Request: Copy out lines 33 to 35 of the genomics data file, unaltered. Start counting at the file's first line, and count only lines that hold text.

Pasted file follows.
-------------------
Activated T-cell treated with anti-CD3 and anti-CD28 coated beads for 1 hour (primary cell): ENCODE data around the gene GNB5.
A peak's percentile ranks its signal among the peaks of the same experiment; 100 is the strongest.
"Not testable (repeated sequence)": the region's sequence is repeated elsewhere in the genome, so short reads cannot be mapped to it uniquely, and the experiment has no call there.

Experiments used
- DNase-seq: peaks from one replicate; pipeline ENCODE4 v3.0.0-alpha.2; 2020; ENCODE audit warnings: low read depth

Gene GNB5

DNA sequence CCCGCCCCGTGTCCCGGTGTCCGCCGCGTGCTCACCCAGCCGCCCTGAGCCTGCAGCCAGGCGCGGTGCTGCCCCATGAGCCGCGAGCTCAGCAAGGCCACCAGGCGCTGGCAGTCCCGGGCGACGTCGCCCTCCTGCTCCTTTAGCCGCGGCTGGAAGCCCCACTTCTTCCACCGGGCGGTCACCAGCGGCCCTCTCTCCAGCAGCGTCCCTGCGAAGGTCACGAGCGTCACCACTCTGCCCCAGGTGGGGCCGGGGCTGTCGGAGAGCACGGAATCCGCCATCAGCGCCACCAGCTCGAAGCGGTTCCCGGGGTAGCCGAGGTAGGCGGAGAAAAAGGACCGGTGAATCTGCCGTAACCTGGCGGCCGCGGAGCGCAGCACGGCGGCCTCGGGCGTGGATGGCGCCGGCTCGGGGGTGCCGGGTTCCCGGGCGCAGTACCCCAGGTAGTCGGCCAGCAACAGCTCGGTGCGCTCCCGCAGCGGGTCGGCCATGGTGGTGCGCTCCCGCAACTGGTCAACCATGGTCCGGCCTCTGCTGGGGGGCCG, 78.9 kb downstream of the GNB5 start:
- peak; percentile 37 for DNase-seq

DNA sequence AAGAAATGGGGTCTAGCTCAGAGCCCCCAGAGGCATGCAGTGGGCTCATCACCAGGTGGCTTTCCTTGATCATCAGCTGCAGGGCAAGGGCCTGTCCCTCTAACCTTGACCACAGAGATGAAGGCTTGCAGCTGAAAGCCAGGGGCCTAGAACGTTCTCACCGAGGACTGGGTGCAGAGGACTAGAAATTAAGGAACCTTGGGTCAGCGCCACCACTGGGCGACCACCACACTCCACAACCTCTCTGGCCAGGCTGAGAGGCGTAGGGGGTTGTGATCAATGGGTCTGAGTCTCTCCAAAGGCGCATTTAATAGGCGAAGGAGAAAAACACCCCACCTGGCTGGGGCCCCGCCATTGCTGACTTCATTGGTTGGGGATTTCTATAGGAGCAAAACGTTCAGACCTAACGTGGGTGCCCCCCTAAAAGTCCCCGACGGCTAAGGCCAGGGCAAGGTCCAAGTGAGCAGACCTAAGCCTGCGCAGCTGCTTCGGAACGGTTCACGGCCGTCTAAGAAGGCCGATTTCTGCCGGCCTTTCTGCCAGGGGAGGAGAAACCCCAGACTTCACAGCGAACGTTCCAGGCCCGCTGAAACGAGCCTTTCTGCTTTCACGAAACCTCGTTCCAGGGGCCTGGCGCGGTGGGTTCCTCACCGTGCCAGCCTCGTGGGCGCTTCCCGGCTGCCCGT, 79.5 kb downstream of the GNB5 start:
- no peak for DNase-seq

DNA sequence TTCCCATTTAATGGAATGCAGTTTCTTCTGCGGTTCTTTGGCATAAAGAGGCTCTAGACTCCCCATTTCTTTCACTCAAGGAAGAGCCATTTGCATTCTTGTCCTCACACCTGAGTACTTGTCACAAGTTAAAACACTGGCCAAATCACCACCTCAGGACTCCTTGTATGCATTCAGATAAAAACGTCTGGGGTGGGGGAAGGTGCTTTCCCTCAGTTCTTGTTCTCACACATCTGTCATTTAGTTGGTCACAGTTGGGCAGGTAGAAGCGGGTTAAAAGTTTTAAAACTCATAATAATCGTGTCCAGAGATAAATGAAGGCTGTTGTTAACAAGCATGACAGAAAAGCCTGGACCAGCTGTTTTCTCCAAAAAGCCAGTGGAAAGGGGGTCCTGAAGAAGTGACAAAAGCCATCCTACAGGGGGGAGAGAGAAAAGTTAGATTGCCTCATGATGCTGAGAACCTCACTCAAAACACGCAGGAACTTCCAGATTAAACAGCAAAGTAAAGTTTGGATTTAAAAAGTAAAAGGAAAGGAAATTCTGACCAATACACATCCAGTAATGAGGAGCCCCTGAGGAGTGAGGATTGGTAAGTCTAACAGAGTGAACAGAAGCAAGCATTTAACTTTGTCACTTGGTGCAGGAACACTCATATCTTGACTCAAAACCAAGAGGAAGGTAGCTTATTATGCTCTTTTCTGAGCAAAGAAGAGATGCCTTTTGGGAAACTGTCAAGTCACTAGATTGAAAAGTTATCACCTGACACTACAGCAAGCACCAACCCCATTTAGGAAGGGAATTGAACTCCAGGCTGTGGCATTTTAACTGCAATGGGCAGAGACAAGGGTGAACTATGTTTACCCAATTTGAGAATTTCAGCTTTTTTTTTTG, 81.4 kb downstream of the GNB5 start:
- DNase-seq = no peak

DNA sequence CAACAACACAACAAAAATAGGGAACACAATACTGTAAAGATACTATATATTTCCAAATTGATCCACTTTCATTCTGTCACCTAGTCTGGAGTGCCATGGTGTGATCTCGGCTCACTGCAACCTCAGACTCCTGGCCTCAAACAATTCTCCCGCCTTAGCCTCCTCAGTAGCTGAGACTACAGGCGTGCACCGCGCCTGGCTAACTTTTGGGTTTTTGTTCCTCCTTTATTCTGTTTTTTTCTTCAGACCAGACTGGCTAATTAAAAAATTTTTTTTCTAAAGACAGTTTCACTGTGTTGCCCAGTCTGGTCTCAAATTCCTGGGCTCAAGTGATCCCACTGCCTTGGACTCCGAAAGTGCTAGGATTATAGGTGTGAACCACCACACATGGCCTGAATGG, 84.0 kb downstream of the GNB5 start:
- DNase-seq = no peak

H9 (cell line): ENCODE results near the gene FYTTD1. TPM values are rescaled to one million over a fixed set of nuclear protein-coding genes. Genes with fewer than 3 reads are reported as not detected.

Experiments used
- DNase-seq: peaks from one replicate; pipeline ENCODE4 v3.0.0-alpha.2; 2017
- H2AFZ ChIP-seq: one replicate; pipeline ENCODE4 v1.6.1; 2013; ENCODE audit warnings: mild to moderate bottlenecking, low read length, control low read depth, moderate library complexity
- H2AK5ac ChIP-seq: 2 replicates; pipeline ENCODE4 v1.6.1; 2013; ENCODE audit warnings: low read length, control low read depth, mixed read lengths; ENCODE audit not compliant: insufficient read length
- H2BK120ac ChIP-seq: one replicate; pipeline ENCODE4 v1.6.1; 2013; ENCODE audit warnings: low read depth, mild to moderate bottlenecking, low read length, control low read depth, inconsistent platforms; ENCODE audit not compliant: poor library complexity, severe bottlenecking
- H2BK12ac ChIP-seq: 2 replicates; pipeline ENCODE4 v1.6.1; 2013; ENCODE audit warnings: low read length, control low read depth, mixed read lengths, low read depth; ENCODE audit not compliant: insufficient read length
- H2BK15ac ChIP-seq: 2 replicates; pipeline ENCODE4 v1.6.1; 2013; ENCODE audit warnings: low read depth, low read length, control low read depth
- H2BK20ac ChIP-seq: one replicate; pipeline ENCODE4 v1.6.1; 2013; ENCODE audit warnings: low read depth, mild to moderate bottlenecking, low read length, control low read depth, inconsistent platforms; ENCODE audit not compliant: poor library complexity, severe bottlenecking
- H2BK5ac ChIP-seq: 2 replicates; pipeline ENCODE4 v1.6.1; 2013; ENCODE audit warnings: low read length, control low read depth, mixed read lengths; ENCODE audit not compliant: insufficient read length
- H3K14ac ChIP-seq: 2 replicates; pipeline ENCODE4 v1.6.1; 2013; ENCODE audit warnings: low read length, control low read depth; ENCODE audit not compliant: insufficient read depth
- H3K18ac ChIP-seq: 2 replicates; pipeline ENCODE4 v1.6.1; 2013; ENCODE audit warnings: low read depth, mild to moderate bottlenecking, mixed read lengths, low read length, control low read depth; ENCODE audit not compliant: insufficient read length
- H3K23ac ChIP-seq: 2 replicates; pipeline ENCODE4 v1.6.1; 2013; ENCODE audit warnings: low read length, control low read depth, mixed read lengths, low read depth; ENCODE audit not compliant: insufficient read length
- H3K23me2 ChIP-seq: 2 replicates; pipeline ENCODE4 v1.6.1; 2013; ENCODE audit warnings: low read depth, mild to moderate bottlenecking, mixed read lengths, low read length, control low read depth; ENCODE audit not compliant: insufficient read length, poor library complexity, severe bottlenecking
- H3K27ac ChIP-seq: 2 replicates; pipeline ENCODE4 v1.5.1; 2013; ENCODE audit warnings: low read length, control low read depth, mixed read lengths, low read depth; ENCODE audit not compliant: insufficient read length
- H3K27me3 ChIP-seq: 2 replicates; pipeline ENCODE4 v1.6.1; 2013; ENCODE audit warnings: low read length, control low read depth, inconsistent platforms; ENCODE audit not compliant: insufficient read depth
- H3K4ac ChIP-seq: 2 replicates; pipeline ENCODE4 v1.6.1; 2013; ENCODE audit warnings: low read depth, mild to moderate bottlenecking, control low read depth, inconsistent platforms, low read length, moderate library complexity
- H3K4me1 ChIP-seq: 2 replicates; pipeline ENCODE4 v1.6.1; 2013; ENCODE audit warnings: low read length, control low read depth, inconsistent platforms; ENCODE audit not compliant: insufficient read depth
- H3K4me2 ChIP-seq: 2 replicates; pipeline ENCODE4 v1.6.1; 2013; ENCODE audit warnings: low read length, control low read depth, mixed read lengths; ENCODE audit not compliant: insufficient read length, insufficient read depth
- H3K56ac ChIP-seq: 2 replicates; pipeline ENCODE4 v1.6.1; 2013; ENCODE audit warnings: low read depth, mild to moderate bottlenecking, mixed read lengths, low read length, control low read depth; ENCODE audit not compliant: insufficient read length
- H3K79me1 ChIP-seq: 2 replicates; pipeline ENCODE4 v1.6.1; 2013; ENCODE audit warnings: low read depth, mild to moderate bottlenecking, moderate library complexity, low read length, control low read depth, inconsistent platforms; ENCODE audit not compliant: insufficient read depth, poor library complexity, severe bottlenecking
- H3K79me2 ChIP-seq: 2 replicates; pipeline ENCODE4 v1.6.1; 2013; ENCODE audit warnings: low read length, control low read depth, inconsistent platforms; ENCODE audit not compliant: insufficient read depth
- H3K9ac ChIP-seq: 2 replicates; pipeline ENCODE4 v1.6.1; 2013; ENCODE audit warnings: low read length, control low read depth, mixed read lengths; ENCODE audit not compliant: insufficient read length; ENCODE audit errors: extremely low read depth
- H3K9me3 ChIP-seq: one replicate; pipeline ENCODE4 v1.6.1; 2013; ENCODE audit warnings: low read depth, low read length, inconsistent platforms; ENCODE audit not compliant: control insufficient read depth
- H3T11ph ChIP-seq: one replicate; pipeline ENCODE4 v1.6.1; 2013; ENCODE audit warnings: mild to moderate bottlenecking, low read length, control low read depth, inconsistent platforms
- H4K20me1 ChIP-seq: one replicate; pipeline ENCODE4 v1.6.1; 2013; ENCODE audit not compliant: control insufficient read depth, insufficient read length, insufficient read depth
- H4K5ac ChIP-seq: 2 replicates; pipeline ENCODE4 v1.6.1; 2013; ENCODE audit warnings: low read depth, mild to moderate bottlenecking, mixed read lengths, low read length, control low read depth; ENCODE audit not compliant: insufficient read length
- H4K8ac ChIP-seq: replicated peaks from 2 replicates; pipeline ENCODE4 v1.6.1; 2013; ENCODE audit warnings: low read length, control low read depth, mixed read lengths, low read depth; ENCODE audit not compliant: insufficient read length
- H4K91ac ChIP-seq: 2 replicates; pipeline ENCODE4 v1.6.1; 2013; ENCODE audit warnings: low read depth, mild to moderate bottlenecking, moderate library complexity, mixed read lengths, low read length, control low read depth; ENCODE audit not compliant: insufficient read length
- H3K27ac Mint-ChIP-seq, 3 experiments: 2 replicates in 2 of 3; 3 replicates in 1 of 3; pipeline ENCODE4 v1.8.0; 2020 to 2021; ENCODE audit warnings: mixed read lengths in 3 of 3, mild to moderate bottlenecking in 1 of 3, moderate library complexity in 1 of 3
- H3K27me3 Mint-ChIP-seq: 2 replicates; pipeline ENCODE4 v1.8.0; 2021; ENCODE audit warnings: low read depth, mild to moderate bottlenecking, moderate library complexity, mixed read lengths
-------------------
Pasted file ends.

- H3K4me2 ChIP-seq: 2 replicates; pipeline ENCODE4 v1.6.1; 2013; ENCODE audit warnings: low read length, control low read depth, mixed read lengths; ENCODE audit not compliant: insufficient read length, insufficient read depth
- H3K56ac ChIP-seq: 2 replicates; pipeline ENCODE4 v1.6.1; 2013; ENCODE audit warnings: low read depth, mild to moderate bottlenecking, mixed read lengths, low read length, control low read depth; ENCODE audit not compliant: insufficient read length
- H3K79me1 ChIP-seq: 2 replicates; pipeline ENCODE4 v1.6.1; 2013; ENCODE audit warnings: low read depth, mild to moderate bottlenecking, moderate library complexity, low read length, control low read depth, inconsistent platforms; ENCODE audit not compliant: insufficient read depth, poor library complexity, severe bottlenecking